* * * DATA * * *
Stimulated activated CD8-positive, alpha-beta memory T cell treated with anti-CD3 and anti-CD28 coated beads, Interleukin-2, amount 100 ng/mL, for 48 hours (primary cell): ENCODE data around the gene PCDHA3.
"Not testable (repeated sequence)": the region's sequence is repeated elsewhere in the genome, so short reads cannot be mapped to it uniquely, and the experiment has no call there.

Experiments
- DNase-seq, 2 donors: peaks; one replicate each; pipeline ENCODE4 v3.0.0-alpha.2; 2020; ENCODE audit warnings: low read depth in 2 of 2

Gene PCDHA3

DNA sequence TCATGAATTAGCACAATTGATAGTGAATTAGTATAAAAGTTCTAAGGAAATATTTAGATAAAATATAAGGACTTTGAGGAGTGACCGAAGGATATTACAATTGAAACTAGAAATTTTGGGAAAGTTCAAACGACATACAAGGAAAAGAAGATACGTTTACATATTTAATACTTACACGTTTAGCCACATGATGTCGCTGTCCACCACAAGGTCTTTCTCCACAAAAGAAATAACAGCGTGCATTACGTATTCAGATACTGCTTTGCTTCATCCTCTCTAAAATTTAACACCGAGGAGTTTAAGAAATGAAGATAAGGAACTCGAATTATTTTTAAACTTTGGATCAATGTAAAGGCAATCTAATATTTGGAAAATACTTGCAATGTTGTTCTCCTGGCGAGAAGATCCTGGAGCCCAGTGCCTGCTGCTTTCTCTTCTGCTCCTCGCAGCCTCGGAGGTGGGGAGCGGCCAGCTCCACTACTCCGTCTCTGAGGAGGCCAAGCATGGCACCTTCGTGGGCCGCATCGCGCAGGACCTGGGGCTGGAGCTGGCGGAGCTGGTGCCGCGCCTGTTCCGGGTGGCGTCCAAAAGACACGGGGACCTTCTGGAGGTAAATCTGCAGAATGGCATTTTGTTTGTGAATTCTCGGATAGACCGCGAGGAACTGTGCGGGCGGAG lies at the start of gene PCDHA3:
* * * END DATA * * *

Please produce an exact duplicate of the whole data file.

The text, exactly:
Stimulated activated CD8-positive, alpha-beta memory T cell treated with anti-CD3 and anti-CD28 coated beads, Interleukin-2, amount 100 ng/mL, for 48 hours (primary cell): ENCODE data around the gene PCDHA3.
"Not testable (repeated sequence)": the region's sequence is repeated elsewhere in the genome, so short reads cannot be mapped to it uniquely, and the experiment has no call there.

Experiments
- DNase-seq, 2 donors: peaks; one replicate each; pipeline ENCODE4 v3.0.0-alpha.2; 2020; ENCODE audit warnings: low read depth in 2 of 2

Gene PCDHA3

DNA sequence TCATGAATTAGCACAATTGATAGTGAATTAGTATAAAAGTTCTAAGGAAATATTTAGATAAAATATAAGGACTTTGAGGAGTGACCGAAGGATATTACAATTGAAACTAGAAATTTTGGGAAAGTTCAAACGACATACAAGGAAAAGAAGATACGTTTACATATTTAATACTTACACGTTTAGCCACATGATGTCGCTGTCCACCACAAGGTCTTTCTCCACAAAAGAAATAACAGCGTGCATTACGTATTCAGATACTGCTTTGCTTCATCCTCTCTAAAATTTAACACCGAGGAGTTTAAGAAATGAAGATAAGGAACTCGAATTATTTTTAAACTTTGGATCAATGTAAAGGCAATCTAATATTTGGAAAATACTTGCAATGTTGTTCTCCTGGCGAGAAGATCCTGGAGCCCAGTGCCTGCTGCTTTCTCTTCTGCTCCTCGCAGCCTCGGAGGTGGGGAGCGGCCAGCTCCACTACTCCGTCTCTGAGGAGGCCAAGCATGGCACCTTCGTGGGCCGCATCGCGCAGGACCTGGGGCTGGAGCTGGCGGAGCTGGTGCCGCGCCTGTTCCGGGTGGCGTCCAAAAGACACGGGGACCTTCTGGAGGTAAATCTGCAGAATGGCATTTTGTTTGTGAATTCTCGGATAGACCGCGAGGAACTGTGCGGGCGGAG lies at the start of gene PCDHA3: